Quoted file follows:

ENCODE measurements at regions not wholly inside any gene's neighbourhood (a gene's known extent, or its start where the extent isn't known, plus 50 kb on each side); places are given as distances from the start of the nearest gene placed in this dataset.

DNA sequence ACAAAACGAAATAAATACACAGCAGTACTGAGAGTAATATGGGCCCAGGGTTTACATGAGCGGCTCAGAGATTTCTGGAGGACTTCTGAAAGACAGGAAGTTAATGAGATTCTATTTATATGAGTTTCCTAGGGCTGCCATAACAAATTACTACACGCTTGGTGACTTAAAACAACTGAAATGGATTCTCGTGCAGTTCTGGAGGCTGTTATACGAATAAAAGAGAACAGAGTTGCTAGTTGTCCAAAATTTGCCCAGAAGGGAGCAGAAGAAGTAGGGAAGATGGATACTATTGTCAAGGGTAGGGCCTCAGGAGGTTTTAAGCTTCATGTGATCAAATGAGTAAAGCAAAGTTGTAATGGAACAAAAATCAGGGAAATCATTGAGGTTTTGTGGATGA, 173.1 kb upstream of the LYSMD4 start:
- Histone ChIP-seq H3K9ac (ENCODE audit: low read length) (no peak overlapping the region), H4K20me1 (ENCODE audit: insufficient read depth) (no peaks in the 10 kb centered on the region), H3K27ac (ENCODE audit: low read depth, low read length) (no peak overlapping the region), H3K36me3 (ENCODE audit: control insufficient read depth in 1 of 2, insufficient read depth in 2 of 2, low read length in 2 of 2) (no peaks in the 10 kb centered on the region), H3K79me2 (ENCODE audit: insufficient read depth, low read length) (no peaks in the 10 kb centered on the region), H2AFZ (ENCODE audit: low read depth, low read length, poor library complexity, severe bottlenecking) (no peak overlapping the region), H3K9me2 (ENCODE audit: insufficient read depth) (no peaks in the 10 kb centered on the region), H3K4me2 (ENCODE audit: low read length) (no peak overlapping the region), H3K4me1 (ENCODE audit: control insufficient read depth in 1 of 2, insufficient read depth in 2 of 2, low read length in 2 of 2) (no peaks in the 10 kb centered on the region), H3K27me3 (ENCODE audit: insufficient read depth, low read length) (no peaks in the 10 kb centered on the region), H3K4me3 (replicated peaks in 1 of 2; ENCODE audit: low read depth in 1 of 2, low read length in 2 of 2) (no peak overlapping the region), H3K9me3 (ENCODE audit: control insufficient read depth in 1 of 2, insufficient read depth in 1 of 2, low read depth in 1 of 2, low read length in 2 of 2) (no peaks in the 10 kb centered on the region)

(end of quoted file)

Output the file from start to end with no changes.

ENCODE measurements at regions not wholly inside any gene's neighbourhood (a gene's known extent, or its start where the extent isn't known, plus 50 kb on each side); places are given as distances from the start of the nearest gene placed in this dataset.

DNA sequence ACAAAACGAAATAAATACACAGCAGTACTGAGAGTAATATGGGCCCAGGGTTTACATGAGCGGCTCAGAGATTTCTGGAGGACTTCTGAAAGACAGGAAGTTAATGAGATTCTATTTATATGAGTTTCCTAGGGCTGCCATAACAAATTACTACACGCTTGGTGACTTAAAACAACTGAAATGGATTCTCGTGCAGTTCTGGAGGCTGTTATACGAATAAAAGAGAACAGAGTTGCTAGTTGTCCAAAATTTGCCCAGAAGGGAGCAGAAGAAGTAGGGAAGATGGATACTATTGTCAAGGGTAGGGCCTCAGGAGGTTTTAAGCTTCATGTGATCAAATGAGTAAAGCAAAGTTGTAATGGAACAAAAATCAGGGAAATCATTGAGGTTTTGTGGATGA, 173.1 kb upstream of the LYSMD4 start:
- Histone ChIP-seq H3K9ac (ENCODE audit: low read length) (no peak overlapping the region), H4K20me1 (ENCODE audit: insufficient read depth) (no peaks in the 10 kb centered on the region), H3K27ac (ENCODE audit: low read depth, low read length) (no peak overlapping the region), H3K36me3 (ENCODE audit: control insufficient read depth in 1 of 2, insufficient read depth in 2 of 2, low read length in 2 of 2) (no peaks in the 10 kb centered on the region), H3K79me2 (ENCODE audit: insufficient read depth, low read length) (no peaks in the 10 kb centered on the region), H2AFZ (ENCODE audit: low read depth, low read length, poor library complexity, severe bottlenecking) (no peak overlapping the region), H3K9me2 (ENCODE audit: insufficient read depth) (no peaks in the 10 kb centered on the region), H3K4me2 (ENCODE audit: low read length) (no peak overlapping the region), H3K4me1 (ENCODE audit: control insufficient read depth in 1 of 2, insufficient read depth in 2 of 2, low read length in 2 of 2) (no peaks in the 10 kb centered on the region), H3K27me3 (ENCODE audit: insufficient read depth, low read length) (no peaks in the 10 kb centered on the region), H3K4me3 (replicated peaks in 1 of 2; ENCODE audit: low read depth in 1 of 2, low read length in 2 of 2) (no peak overlapping the region), H3K9me3 (ENCODE audit: control insufficient read depth in 1 of 2, insufficient read depth in 1 of 2, low read depth in 1 of 2, low read length in 2 of 2) (no peaks in the 10 kb centered on the region)